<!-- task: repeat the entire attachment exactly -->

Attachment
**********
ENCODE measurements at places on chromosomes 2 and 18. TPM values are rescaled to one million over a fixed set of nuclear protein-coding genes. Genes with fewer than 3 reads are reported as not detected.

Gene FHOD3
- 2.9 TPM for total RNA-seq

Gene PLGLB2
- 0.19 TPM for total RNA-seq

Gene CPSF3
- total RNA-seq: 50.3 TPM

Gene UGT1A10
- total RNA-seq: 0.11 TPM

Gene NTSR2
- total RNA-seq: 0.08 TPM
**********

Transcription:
ENCODE measurements at places on chromosomes 2 and 18. TPM values are rescaled to one million over a fixed set of nuclear protein-coding genes. Genes with fewer than 3 reads are reported as not detected.

Gene FHOD3
- 2.9 TPM for total RNA-seq

Gene PLGLB2
- 0.19 TPM for total RNA-seq

Gene CPSF3
- total RNA-seq: 50.3 TPM

Gene UGT1A10
- total RNA-seq: 0.11 TPM

Gene NTSR2
- total RNA-seq: 0.08 TPM